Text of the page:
Weather is a key factor in the success of the Philippine fiestas. The Pahiyas Festival in Lucban, Quezon falls on the month when the summer ends and the rainy season begins. But for the townspeople of Lucban, the May 15 fiesta has never been cancelled on account of inclement weather.
Despite the rough winds and heavy down pour of rain brought by the approaching typhoon Cosme on Southern Luzon, the streets of Lucban look as if the rainbow had spilled its color on the houses. Without the uses of lights, there is no greater color spectacle in the Philippines than the Pahiyas.
In the dynamic and artistic town of Lucban, the feast of San Isidro Labrador blossomed into the “pahiyas,” the most original folk celebration found in the country.
Alejandro Roces in the book Fiesta tells the story of Madrid’s patron saint, San Isidro Labrador. “San Isidro is said to have worked only for a wealthy landowner named Juan de Vargas all his life. San Isidro was always in church so his co-workers complained that his piety was keeping him from his work.”
“Vargas went to see for himself and saw that he actually came later than the others. But as he advanced to reprimand him, he saw not San Isidro’s plow, but two others, pulled by teams of snow-white oxen, guided by invisible plowers. He realized that San Isidro was getting supernatural aid and fell on his knees. Most representations of San Isidro depict this scene.”San Isidro has been known as the patron saint of farmers and the festival of San Isidro has become to be known as the “Pahiyas” which means “precious offering.”
The Pahiyas has become the central event in the cultural life of Lucban. The thanksgiving to San Isidro as patron saint of farmers dates back since the 1500. According to oral tradition, the native Tagalogs who settled at the foothills of Mount Banahaw were the first to celebrate the pahiyas during the early Christianization of Lucban, Tayabas (the old name of Quezon Province).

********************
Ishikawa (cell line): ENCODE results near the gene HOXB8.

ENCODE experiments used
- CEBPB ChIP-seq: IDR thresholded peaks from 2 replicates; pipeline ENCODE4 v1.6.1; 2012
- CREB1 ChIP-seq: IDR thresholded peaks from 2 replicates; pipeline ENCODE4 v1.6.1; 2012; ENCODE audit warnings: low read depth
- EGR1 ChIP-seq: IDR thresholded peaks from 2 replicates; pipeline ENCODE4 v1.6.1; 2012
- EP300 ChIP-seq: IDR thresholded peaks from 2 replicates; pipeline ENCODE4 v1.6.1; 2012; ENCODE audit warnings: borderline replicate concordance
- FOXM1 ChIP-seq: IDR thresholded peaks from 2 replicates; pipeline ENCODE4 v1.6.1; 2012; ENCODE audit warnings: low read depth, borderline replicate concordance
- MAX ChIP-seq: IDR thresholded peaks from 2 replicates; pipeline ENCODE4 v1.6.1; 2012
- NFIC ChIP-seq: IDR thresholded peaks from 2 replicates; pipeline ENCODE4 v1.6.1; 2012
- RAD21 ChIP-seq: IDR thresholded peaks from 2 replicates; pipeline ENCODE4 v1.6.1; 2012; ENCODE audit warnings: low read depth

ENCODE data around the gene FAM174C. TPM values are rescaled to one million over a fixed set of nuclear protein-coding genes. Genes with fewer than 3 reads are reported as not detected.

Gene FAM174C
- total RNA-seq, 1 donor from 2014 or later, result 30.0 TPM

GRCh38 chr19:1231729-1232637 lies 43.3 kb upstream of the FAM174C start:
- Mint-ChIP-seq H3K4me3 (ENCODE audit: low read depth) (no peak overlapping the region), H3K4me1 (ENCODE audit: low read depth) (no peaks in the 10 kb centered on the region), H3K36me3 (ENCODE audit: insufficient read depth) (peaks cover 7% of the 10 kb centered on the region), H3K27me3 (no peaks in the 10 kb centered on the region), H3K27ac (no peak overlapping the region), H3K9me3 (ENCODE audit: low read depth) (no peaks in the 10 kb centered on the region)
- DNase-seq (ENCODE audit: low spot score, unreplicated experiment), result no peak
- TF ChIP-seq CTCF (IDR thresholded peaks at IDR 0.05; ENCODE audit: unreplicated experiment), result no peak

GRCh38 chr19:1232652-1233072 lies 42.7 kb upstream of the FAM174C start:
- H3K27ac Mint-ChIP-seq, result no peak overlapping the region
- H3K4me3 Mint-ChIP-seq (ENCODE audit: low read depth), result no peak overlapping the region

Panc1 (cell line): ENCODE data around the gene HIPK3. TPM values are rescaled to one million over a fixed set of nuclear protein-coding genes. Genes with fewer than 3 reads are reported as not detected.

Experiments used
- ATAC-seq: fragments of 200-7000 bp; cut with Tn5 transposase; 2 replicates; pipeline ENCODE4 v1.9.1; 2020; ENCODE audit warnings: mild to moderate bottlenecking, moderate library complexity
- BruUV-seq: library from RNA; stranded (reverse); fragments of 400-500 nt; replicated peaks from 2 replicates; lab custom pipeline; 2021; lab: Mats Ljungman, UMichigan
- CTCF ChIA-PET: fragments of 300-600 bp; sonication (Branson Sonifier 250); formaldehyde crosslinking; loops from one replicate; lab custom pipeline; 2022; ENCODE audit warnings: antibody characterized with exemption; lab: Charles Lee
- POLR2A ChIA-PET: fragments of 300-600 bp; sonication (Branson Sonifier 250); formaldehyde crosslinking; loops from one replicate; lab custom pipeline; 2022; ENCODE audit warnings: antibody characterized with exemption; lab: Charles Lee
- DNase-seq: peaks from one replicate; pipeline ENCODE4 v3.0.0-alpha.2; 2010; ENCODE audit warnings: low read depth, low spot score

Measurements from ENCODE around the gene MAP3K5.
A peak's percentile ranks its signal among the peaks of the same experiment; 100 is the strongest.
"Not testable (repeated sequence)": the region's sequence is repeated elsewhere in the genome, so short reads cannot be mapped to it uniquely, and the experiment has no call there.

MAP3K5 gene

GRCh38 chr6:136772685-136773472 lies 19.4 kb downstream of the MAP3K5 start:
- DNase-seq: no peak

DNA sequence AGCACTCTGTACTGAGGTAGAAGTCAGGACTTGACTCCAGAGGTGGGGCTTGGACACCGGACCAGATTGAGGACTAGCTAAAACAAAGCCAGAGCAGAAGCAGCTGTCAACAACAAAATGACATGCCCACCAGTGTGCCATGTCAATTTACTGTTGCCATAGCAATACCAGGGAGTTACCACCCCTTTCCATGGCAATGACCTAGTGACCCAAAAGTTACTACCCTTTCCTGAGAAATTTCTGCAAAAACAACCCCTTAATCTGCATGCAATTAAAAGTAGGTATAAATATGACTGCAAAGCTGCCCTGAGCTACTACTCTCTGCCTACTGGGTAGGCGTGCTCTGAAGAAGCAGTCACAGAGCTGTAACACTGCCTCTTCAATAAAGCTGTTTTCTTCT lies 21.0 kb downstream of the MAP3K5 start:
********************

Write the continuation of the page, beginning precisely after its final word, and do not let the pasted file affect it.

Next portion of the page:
During the pahiyas, all the homes showcase a unique folk art. The route of the march varies every year so that every single street gets its turn to be the processional path. It is along these streets that the façade of homes are decorated with the farmer’s bountiful produce such as root crops, vegetables, rice grains, fruits and Lucban-fame local sausage the longganisa.
These organic décor are either strung together to form a curtain or garland or they are arranged to form a tableau sometimes accented with straw dummies dressed in all sorts of attire.
The leitmotif is the kiping, rice paste that has been shaped into a leaf and tinted in brilliant tropical colors. The kiping are adorned and strung together to form all sorts of shapes, from chandelier called arangya to huge flowers.
According to Roces, these exterior decorations are traditional folk art but they have the trappings of modern art. For the fact is that the pahiyas is nothing else but a three-dimensional collage, or what is known in modern art as assemblage or construction. Modern art sometimes simply consists of giving new high-sounding names to old art.
Information source: Alejandro Roces in Fiesta